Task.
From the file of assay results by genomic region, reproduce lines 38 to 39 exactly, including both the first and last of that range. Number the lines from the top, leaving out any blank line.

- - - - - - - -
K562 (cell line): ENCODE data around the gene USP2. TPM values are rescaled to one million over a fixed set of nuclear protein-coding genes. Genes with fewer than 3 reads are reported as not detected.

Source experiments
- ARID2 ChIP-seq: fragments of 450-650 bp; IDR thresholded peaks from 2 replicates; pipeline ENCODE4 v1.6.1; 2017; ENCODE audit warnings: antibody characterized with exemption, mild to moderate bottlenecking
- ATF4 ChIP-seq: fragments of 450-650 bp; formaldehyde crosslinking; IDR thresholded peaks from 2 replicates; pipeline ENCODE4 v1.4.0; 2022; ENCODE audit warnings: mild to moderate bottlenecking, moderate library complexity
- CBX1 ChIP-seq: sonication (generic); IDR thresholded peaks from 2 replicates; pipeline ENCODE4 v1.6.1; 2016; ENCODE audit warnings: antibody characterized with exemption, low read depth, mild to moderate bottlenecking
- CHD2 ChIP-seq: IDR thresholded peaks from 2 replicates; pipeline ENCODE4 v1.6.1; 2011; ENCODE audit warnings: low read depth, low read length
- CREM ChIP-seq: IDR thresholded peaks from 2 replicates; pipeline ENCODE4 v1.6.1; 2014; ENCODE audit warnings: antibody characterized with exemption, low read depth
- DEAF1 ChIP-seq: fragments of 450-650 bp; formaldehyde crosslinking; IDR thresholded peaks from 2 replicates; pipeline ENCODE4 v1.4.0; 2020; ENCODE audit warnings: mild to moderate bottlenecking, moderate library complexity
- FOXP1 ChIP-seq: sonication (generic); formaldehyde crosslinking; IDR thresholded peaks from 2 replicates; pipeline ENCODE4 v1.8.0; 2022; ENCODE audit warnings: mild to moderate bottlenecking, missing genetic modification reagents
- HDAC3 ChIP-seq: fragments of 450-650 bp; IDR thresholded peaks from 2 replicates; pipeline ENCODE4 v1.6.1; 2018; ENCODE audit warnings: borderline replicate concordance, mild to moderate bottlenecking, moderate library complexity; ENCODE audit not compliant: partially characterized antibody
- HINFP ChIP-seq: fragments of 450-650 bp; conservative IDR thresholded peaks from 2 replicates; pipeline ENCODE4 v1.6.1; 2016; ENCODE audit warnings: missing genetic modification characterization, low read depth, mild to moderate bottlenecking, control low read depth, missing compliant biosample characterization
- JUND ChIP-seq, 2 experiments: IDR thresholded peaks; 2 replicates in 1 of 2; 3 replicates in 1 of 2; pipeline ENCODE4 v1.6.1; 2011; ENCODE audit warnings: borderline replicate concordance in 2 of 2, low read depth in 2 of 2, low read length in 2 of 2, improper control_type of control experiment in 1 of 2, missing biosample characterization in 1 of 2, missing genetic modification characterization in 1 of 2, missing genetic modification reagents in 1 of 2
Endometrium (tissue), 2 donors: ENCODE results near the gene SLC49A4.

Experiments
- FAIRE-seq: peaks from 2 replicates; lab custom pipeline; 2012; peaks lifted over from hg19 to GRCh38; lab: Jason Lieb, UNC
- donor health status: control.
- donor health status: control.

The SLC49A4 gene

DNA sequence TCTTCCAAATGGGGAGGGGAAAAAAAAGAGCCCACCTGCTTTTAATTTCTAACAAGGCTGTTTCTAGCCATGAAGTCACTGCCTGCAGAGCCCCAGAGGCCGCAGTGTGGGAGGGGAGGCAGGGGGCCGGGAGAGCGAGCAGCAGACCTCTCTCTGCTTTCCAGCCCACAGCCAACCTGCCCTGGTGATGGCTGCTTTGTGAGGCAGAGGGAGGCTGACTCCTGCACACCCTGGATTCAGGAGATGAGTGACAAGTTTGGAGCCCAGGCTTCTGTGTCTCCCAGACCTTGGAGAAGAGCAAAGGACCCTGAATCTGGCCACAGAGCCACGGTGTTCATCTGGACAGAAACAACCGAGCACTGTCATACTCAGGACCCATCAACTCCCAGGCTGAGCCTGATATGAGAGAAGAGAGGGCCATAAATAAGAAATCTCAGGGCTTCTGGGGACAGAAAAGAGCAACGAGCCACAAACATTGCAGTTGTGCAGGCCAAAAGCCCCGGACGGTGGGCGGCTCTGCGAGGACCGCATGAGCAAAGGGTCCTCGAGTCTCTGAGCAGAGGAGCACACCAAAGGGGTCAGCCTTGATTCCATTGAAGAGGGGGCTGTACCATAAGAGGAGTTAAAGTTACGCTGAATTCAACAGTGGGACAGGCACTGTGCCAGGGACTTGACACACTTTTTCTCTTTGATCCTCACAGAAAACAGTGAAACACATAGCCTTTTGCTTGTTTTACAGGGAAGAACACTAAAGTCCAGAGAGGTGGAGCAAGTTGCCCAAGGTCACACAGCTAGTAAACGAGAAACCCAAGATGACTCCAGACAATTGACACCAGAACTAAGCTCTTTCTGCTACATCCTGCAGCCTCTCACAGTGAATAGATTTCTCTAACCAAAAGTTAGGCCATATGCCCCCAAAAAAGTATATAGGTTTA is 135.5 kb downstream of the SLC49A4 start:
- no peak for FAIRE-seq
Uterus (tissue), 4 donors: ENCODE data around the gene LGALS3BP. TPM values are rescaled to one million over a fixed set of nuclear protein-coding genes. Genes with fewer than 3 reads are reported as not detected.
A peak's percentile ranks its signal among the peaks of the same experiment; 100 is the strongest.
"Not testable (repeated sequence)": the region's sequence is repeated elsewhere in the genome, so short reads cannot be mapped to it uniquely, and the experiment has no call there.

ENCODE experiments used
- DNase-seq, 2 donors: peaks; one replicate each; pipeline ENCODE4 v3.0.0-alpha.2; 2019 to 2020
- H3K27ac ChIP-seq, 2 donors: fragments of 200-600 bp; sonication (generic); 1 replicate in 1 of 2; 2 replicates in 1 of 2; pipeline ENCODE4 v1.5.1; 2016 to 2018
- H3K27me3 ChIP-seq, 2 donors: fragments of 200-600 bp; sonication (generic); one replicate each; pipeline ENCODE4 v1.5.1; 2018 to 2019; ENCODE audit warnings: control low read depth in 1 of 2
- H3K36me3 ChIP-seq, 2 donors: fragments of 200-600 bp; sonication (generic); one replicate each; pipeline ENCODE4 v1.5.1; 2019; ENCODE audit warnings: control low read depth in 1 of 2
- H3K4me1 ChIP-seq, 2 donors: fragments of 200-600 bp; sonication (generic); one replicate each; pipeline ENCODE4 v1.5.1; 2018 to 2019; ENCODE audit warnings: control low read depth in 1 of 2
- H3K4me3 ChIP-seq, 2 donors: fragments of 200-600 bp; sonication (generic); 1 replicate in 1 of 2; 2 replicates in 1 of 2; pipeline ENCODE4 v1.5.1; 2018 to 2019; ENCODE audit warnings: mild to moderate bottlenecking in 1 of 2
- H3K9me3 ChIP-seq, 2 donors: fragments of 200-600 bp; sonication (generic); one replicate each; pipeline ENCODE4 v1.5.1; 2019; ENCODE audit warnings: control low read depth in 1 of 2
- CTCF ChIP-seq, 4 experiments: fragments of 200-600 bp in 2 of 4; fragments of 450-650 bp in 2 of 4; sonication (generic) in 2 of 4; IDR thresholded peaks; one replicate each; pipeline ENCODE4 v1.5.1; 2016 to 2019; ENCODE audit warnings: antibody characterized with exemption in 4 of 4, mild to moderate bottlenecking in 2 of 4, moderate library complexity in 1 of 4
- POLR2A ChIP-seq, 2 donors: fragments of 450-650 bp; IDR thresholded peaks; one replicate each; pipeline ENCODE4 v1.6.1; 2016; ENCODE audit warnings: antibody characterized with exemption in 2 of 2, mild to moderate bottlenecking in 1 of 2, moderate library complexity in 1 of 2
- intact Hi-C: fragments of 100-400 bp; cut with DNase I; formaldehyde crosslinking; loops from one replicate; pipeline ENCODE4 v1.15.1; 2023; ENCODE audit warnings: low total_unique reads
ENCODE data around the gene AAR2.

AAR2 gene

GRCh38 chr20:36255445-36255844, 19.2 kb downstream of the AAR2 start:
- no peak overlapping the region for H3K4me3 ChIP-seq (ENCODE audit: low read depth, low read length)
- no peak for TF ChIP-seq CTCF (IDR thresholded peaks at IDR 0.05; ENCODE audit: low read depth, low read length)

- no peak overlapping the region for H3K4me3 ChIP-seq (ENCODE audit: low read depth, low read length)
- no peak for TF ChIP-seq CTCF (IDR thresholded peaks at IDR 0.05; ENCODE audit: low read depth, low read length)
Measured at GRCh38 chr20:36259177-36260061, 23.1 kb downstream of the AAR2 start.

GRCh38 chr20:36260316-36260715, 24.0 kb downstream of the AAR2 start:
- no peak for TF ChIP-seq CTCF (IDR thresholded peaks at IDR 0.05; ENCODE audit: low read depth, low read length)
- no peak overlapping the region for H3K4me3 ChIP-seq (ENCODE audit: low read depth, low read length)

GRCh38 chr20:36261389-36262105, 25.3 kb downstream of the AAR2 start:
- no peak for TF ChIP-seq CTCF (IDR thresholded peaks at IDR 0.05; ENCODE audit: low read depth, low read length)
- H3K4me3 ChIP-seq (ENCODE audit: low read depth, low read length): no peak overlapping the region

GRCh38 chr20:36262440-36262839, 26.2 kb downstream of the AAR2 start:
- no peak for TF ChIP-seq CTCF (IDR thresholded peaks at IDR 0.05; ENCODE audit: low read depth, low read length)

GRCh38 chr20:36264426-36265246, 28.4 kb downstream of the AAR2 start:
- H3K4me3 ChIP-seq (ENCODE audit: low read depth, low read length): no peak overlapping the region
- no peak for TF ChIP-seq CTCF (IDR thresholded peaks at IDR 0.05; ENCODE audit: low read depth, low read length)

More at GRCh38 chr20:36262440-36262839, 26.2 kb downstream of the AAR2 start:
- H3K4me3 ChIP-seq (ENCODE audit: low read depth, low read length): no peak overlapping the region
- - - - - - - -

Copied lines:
- no peak overlapping the region for H3K4me3 ChIP-seq (ENCODE audit: low read depth, low read length)
- no peak for TF ChIP-seq CTCF (IDR thresholded peaks at IDR 0.05; ENCODE audit: low read depth, low read length)